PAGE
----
A few days later, I sat in a restaurant for a birthday dinner with friends and suddenly the party went to shambles as another adult approached our table and began arguing with one of the party-goers. Restaurant patrons turned to stare, members of our party left abruptly, and I wouldn't have been surprised if fists had started to fly. What were they arguing about? What else? Youth sports. In a restaurant. At a dinner party.
The truth of the matter is, I’ve been in the shoes of these adults that lose their cool. I’ve stood on the sidelines and wondered why my kids weren’t playing as much as others. I’ve seen coaches favor their own kids and restrict kids from playing as a way to get back at them for something unrelated to the game. I’ve been frustrated. I’ve asked questions. I’ve had strong feelings towards coaches and other parents. I’ve wanted to approach other parents and coaches in public and tell them what I really think of them. But, I don’t. I’ve never stood on the sidelines and loudly called someone the R word. I’ve never been kicked out of the stands. I’ve never resorted to physical violence.
It’s hard in times like these to not just pull my kids out of every sport and move on with our life. But, the kids love it. At the end of the day, they don’t care much about bad calls or playing time or winning and losing. They don’t care about taking sides in a town-wide battle between parents who disagree about a selection of a coach. They just want to have fun. They just want to be kids.
If we look hard, beyond the headlines of brawls at youth sporting events, beyond the passive aggressive social media posts, beyond the sideline comments, we can still see the heart of youth sports. Despite all the drama perpetuated by parents, at the core, youth sports are still a magical thing.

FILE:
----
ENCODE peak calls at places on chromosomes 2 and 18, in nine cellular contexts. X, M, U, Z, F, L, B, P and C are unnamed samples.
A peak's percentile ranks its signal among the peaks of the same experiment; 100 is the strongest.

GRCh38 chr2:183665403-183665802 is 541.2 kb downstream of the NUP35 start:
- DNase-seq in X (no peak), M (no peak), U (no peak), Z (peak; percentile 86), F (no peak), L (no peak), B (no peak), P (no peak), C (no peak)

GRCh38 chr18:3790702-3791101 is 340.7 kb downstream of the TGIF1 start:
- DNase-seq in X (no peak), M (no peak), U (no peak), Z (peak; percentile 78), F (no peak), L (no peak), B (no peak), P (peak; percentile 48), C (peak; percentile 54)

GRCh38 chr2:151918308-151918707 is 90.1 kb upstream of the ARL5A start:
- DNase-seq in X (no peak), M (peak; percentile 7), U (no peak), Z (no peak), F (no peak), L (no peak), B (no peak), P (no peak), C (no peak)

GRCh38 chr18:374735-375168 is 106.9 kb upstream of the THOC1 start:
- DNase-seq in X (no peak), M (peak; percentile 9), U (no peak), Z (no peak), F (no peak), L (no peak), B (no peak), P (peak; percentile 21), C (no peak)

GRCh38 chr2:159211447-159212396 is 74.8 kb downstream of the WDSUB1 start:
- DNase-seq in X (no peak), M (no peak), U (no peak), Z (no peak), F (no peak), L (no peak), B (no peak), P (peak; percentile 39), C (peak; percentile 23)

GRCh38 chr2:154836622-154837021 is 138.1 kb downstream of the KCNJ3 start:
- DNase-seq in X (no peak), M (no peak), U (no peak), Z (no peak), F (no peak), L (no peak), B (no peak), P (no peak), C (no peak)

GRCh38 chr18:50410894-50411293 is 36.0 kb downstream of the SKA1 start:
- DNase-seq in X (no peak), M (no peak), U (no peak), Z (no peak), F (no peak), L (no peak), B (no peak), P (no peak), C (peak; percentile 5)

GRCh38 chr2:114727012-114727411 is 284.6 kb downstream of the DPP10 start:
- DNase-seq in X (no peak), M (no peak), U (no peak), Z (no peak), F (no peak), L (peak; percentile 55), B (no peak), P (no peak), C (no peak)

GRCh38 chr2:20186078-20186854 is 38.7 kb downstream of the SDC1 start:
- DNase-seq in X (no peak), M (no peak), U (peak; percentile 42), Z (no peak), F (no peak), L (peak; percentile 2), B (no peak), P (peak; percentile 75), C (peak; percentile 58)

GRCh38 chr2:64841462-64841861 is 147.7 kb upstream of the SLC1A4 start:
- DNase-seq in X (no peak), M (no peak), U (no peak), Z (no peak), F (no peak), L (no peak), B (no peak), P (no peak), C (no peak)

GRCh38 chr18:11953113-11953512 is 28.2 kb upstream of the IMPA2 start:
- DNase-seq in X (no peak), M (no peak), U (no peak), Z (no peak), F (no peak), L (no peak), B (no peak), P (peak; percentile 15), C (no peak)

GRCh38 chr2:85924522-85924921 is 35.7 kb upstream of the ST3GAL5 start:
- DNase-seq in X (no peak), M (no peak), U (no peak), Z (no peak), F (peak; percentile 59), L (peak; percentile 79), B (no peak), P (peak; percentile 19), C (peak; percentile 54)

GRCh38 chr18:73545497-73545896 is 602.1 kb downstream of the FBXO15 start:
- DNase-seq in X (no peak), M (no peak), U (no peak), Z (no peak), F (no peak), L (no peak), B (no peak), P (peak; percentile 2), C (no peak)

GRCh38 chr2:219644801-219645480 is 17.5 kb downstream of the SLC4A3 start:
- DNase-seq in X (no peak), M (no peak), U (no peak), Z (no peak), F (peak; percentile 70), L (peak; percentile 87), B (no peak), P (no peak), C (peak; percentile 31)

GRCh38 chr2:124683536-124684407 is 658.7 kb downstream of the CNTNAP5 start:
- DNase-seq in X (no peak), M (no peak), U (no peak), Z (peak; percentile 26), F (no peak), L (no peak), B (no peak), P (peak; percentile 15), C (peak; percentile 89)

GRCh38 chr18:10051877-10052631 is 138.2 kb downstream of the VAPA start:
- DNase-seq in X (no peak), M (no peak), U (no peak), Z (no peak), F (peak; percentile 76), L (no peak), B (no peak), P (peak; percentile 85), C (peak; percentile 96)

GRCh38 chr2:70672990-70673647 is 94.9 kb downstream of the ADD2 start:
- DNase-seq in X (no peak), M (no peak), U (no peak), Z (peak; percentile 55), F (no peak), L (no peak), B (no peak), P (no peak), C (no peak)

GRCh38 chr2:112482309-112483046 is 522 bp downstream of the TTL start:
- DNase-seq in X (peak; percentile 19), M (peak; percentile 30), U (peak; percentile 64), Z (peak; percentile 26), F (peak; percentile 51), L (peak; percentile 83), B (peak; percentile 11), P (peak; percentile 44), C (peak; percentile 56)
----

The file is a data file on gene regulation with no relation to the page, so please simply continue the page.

During this same week as the baseball game brawl, sideline “R” word, and the restaurant argument, I also bore witness to some pretty amazing moments. An 11-year-old fell into the end zone to catch a game-winning touchdown pass and ran over to the stands, huge smile on his face, shouting “Mom!!!! Did you see that??? I caught it!! We won!!” It was pure joy for that little boy, his mother, and his entire team. Even the adults cheering for the other team were smiling back at the boy.
I also witnessed a 13-year-old baseball player who had been having strike out after strike out the past few weeks finally hit a bomb to left field that drew every parent and kid to their feet and resulted in another huge smile from a child, his parents, his teammates, and the adults around him.
I read a story about a baseball team, umpire, and coaches who decided to let a pitcher with a broken leg enter an inning for one batter to be able to say he played in a very important game.